Alex: An example in the US is OverstockDrugstore.com from Utah. Their store can now we seen on healthworldnet.com website and the Sugarstats Facebook fan page, both branded to fit the publishers requirements.
Indu: So healthworldnet.com gets a commission each time someone makes a purchase from a widget it hosts?
Alex: Currently we are working on a commission model, where we pay any publisher a commission on each sale. This is a purely performance based model which is often a challenge since many publishers only work on a fixed price (CPM) model. In many ways it comes down to publishers requirement for e-commerce functionality, and if it’s required to make the site more interesting, then it’s a good proposition. On the Facebook side, it’s an easier proposition, there is only upside to using the widget on Facebook.
Indu: Does the content site benefit from increased traffic/search optimization because of the widget?
Alex: The widget does not offer publishers traffic/SEO benefits – it’s purely a contextual shopping functionality
Indu: So as a consumer today, what types of products can I buy through NextWidgets’s modules? Is it shampoo and razors? Or can I get chemotherapy prescriptions filled?
Alex: In the example of OverstockDrugstore.com we have some 9500 products which are currently all non-prescription. We are also planning to enable a sign-up form for a new program that OverstockDrugstore.com is launching for low-price prescription filling service for diabetics.
Indu: So how many pharmacies are now online with Alensa and how many publishers are hosting widgets? In which countries is the service available?
Alex: We currently have OverstockDrugstore.com in the US, OneClickPharmacy.co.uk in the UK, www.stauffacher-apotheke.ch in Switzerland and Apothekapharmacity.rs in Serbia. We hope to have France and Germany covered within this year. On the publisher side, we have only started the marketing effort so please stay tuned for more on that at Health 2.0 in Paris 😉 Here’s a bit more on the Facebook widget for OverstockDrugstore.com:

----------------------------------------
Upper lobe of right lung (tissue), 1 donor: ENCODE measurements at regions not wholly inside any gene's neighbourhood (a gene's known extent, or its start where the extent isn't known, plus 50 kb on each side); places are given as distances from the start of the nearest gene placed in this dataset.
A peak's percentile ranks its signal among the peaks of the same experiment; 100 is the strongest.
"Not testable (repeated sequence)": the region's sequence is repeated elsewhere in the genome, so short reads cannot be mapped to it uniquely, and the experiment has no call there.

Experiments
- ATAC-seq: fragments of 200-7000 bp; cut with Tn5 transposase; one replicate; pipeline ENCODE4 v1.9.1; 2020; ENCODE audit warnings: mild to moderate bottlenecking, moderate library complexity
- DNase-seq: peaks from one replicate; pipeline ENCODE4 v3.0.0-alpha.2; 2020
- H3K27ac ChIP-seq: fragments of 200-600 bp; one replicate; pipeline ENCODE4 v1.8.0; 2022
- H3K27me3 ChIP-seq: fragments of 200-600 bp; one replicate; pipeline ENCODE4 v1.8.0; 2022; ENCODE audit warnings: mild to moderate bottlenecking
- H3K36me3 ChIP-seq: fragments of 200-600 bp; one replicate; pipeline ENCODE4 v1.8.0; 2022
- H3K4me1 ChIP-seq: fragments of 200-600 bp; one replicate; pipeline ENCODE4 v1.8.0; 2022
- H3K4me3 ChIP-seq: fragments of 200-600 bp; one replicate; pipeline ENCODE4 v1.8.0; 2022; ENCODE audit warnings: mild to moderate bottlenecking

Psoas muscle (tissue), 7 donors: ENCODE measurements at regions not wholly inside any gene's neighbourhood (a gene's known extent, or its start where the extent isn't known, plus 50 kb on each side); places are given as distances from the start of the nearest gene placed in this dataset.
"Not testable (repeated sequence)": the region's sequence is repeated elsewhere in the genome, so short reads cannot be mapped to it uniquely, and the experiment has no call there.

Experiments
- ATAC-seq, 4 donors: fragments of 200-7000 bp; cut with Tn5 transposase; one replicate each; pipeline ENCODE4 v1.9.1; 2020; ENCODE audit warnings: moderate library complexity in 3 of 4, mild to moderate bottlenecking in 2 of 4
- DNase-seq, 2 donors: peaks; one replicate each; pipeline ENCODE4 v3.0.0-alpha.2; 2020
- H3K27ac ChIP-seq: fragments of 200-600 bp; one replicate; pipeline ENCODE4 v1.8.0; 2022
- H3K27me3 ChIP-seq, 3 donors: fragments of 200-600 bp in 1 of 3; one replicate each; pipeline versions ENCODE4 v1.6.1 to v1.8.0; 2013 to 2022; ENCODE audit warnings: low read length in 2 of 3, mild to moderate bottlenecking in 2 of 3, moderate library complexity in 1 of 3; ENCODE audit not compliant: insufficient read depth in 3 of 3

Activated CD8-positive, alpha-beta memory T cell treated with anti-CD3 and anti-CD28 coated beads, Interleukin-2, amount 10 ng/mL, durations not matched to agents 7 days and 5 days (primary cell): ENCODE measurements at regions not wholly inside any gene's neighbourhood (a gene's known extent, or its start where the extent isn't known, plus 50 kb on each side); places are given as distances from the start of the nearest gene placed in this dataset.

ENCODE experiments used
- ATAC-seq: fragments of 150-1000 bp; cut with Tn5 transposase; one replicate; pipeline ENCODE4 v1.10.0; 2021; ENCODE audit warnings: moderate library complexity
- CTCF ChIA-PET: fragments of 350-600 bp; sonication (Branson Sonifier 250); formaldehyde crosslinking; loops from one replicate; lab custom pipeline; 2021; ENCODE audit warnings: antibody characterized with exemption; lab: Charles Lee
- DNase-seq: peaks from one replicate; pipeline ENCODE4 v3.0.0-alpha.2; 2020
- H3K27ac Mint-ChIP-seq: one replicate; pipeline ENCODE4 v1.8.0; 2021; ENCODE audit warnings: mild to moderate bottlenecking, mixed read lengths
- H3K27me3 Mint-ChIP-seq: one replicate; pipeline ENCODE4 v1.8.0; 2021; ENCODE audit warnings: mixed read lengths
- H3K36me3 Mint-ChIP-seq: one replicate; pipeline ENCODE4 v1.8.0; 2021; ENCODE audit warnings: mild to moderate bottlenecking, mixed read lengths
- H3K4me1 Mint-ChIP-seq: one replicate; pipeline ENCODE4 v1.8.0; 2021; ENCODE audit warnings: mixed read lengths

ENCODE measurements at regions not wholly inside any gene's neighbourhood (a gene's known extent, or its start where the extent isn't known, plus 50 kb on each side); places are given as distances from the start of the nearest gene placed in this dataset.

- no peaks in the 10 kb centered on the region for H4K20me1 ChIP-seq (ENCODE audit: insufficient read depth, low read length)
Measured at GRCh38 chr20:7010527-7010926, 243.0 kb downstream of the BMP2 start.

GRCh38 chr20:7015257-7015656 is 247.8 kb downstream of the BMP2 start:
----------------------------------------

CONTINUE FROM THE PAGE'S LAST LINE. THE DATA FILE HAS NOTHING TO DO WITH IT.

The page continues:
Indu: Are there any regulatory issues that impact ecommerce for pharmacies?
Alex: In the US there are no issues. In Europe there are some countries where online pharmacy business in not allowed such as Poland, Hungary and I believe Spain and Portugal.
Indu: Do you think those regulations will change?
Alex: Many countries in Europe have been dragging their feet about liberalizing the pharmacy market. I believe they will change but it could take years. The interesting thing is that the free trade of goods principle allows online pharmacies in countries that allow them such as the UK, to sell into the countries that don’t legally, but within those countries themselves, there cannot be any local online pharmacies. Which is a strange situation indeed. Pharmacies online still have the lowest penetration rate of any online industry
Indu: What plans are coming up for NextWidgets/Alensa?
Alex: Even the best technology is worthless if you don’t market it, which is our task for the next half of the year, with the goal to get many more merchants and especially many publishers to try the system. Of course we have to optimize the technology further as well. For example we are working hard on getting our crawler & contextual matching engine ready to demo at Health 2.0. Beyond that we look forward to officially launching the iPhone/Android version of the widget. We have a couple of more innovative ideas about how this technology can be extended which we will be ready to present next year.
Indu: Thanks very much and see you at Health 2.0 Europe , in Paris on April 6th!
Alex: Thanks, we’re looking forward to presenting.
Categories: Health 2.0